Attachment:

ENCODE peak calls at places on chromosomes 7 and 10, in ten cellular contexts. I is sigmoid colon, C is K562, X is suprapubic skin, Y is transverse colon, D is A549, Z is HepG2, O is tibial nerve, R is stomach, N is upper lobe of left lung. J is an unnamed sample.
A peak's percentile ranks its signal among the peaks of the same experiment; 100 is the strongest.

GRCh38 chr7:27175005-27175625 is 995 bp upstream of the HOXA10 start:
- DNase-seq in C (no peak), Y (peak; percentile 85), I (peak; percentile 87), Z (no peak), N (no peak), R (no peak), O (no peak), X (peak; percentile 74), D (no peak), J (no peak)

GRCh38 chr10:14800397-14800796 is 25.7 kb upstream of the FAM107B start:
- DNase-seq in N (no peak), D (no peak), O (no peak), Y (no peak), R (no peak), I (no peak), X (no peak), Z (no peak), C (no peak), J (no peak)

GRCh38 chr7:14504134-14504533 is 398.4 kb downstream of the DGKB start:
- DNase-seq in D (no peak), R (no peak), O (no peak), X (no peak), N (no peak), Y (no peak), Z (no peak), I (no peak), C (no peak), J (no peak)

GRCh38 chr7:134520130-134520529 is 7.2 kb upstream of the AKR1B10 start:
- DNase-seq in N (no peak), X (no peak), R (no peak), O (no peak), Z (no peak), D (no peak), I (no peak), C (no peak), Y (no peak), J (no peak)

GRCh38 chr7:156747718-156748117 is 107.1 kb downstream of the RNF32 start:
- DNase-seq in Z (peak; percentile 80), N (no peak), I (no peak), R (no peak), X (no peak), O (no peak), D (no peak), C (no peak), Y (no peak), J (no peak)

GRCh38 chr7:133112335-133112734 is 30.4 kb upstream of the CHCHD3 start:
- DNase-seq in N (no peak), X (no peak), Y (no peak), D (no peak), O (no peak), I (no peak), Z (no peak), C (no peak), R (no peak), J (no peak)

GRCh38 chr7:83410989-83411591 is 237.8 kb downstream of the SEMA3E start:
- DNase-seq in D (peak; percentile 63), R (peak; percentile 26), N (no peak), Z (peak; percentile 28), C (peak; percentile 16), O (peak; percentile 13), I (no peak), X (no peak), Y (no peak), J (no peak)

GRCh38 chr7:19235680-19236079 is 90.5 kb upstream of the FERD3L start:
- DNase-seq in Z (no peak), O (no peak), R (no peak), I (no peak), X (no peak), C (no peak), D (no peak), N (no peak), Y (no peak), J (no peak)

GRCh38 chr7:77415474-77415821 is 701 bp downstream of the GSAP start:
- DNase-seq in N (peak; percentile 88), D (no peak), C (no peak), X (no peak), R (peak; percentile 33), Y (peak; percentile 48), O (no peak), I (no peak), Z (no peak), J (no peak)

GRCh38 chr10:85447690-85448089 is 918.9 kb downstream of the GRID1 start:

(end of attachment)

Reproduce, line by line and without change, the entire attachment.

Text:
ENCODE peak calls at places on chromosomes 7 and 10, in ten cellular contexts. I is sigmoid colon, C is K562, X is suprapubic skin, Y is transverse colon, D is A549, Z is HepG2, O is tibial nerve, R is stomach, N is upper lobe of left lung. J is an unnamed sample.
A peak's percentile ranks its signal among the peaks of the same experiment; 100 is the strongest.

GRCh38 chr7:27175005-27175625 is 995 bp upstream of the HOXA10 start:
- DNase-seq in C (no peak), Y (peak; percentile 85), I (peak; percentile 87), Z (no peak), N (no peak), R (no peak), O (no peak), X (peak; percentile 74), D (no peak), J (no peak)

GRCh38 chr10:14800397-14800796 is 25.7 kb upstream of the FAM107B start:
- DNase-seq in N (no peak), D (no peak), O (no peak), Y (no peak), R (no peak), I (no peak), X (no peak), Z (no peak), C (no peak), J (no peak)

GRCh38 chr7:14504134-14504533 is 398.4 kb downstream of the DGKB start:
- DNase-seq in D (no peak), R (no peak), O (no peak), X (no peak), N (no peak), Y (no peak), Z (no peak), I (no peak), C (no peak), J (no peak)

GRCh38 chr7:134520130-134520529 is 7.2 kb upstream of the AKR1B10 start:
- DNase-seq in N (no peak), X (no peak), R (no peak), O (no peak), Z (no peak), D (no peak), I (no peak), C (no peak), Y (no peak), J (no peak)

GRCh38 chr7:156747718-156748117 is 107.1 kb downstream of the RNF32 start:
- DNase-seq in Z (peak; percentile 80), N (no peak), I (no peak), R (no peak), X (no peak), O (no peak), D (no peak), C (no peak), Y (no peak), J (no peak)

GRCh38 chr7:133112335-133112734 is 30.4 kb upstream of the CHCHD3 start:
- DNase-seq in N (no peak), X (no peak), Y (no peak), D (no peak), O (no peak), I (no peak), Z (no peak), C (no peak), R (no peak), J (no peak)

GRCh38 chr7:83410989-83411591 is 237.8 kb downstream of the SEMA3E start:
- DNase-seq in D (peak; percentile 63), R (peak; percentile 26), N (no peak), Z (peak; percentile 28), C (peak; percentile 16), O (peak; percentile 13), I (no peak), X (no peak), Y (no peak), J (no peak)

GRCh38 chr7:19235680-19236079 is 90.5 kb upstream of the FERD3L start:
- DNase-seq in Z (no peak), O (no peak), R (no peak), I (no peak), X (no peak), C (no peak), D (no peak), N (no peak), Y (no peak), J (no peak)

GRCh38 chr7:77415474-77415821 is 701 bp downstream of the GSAP start:
- DNase-seq in N (peak; percentile 88), D (no peak), C (no peak), X (no peak), R (peak; percentile 33), Y (peak; percentile 48), O (no peak), I (no peak), Z (no peak), J (no peak)

GRCh38 chr10:85447690-85448089 is 918.9 kb downstream of the GRID1 start: